Options Trading Grows Up

Electronic systems are making the market more efficient -- and alluring to investors

In the orchestra of financial instruments, options have long played second fiddle. Institutions have used options for years to hedge their investments, but beginning investors have struggled to grasp the arcana of options contracts. And until recently, only a handful of firms have made markets in options.

Now, options trading is suddenly catching fire. In April the number of contracts traded in the U.S. hit all-time daily and monthly highs of 11 million and 124 million, according to the Options Clearing Corp. Those high-water marks come on the heels of a record year in 2004, when 1.2 billion contracts changed hands, up 30% from 2003. Some 91.5% of those contracts -- which give the right but not the obligation to buy or sell stocks and other items at predetermined prices in return for a premium -- were for equity options based on stocks or stock indexes.

Indeed, stock-based options trading climbed faster than any other category. That's a surprise. Stock prices have churned for months, pulling volatility down to low levels. Normally options trading benefits from high volatility, which increases both the premiums buyers will pay for options and the potential profit on trades. But despite low premiums and volatility, investors are happily writing call options on stocks they own, so-called covered calls, to increase their returns with little risk that their stock will either be called away or fall sharply in price.

Also behind the surge is the rise of electronic systems that have made trading far easier. This has encouraged institutions to hedge against rising interest rates, falling oil prices, or an appreciating dollar. Institutions now account for 50% of options trading today, vs. 30% before 2000, says Michael Walinskas, executive director of the Options Industry Council trade group. The new technology has allowed many hedge funds to become market makers and drive large volumes of trades. Citadel Execution Services, the broker-dealer affiliate of Chicago hedge fund Citadel Investment Group, is the International Securities Exchange Inc.'s (ISE ) biggest market maker, accounting for about 10% of the exchange's revenue.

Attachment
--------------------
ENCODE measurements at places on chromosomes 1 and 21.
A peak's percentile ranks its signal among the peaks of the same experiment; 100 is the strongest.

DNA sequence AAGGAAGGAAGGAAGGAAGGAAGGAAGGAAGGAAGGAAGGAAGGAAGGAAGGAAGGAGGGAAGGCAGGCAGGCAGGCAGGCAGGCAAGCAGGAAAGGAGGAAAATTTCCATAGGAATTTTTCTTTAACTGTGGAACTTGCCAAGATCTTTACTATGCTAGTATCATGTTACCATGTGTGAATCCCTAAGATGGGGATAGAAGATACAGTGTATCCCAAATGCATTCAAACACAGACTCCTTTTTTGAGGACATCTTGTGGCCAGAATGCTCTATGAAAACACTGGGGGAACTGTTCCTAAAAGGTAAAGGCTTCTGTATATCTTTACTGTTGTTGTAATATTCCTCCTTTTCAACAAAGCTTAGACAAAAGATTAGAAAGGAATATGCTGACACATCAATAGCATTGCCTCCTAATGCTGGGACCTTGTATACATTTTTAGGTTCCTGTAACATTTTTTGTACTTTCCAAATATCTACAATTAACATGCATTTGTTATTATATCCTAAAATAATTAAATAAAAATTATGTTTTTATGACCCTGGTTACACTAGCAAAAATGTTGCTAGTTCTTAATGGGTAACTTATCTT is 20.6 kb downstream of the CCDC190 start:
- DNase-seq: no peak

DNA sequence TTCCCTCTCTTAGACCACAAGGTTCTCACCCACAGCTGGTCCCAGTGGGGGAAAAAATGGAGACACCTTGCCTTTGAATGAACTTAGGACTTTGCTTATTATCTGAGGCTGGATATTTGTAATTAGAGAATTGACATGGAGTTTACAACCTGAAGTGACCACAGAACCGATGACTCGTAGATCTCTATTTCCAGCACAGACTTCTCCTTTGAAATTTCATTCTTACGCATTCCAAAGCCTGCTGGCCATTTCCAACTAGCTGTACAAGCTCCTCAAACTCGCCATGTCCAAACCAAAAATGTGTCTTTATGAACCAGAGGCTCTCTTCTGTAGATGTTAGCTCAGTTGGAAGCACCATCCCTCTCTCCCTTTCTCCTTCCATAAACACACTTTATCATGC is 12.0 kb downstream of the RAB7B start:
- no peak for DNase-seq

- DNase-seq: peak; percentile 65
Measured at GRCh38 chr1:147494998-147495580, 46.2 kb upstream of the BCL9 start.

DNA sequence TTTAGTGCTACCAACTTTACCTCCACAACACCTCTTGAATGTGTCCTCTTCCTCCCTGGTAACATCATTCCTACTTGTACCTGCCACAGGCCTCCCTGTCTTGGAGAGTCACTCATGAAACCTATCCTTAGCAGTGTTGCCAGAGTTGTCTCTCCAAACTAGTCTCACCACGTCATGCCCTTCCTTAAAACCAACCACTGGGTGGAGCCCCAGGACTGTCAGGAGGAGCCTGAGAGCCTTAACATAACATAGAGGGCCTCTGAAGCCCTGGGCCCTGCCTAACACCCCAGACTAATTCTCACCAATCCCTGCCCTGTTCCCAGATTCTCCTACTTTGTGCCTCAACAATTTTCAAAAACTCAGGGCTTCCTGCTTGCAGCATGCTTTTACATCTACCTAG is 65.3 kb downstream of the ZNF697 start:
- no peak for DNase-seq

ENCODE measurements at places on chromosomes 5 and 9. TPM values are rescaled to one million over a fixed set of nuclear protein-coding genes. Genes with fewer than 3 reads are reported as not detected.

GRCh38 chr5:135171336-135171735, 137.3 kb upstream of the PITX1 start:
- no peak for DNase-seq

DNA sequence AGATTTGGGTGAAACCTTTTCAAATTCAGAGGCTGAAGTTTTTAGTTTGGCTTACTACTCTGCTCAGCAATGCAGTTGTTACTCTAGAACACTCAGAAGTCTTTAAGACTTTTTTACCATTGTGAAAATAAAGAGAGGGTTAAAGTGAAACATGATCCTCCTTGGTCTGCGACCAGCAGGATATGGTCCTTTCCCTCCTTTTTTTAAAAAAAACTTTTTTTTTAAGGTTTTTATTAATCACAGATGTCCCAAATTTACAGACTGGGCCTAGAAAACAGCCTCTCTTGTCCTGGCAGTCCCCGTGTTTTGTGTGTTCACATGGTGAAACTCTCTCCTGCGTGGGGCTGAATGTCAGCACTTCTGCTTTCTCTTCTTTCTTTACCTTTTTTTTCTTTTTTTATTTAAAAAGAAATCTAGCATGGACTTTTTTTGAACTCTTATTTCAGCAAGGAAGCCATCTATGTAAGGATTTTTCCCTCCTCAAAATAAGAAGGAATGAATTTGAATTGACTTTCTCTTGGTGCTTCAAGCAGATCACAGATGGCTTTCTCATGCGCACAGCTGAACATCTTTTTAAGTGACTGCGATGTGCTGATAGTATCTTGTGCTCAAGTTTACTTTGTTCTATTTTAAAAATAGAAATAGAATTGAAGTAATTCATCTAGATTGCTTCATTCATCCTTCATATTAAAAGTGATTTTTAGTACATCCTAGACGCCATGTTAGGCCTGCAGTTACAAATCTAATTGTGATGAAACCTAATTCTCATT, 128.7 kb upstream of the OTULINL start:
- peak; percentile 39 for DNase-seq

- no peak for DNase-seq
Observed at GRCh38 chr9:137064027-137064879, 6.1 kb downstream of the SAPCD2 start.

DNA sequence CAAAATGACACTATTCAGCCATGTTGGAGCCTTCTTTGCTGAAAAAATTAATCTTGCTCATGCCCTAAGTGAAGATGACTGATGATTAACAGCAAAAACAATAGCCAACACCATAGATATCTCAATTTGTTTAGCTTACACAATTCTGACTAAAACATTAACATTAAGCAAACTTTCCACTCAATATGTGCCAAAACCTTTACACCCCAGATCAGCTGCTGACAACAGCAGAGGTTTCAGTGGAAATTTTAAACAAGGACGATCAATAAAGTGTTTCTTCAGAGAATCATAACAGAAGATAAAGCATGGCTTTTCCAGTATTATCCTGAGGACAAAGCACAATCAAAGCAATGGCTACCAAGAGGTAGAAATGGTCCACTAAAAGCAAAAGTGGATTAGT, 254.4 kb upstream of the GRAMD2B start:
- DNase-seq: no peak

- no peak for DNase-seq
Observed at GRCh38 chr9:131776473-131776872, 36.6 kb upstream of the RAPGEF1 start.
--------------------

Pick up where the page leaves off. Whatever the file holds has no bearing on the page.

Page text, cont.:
E*Trade Financial Corp. (ET ) founder Bill Porter primed the trading boom when he launched the first all-electronic options market, the New York-based ISE in 2000. In just four years, it vaulted to No. 1 in equity options volume. That pressured older markets such as the Chicago Board Options Exchange to add electronic trading to their floor trading.

As a result, options markets have grown more liquid. Because electronic systems match buyers and sellers quickly and precisely, spreads, or the gaps between offering prices and asking prices, have narrowed, making trading more attractive. At the CBOE, which is still No. 1 in total trading volume, average spreads have halved since electronic trading began in 2003.

Electronic trading also has made it easier for institutions to make markets in options. Market makers provide liquidity by holding inventories of certain options for trading. Traditionally, they had to maintain large staffs on trading floors -- an expensive proposition. On electronic exchanges, that's not necessary. "You can make markets in 800 options with two people," says Joe Sellitto, director of derivative products at E*Trade. Morgan Stanley (MWD ), which didn't make a market in options before 2000, has become one of the largest market makers on the ISE.

Retail investors, too, are contributing to the rise in trading volume. At optionsXpress Holdings Inc., an online brokerage dedicated to options investing, daily average revenue trades in the first quarter were 20% higher than the same period in 2004. Although experienced investors use options primarily to hedge bets on stocks, their strategies are growing more sophisticated as they use online tools to learn how to trade. At this rate, options won't play second fiddle forever.

By Justin Hibbard in San Mateo, Calif., with Adrienne Carter in Chicago

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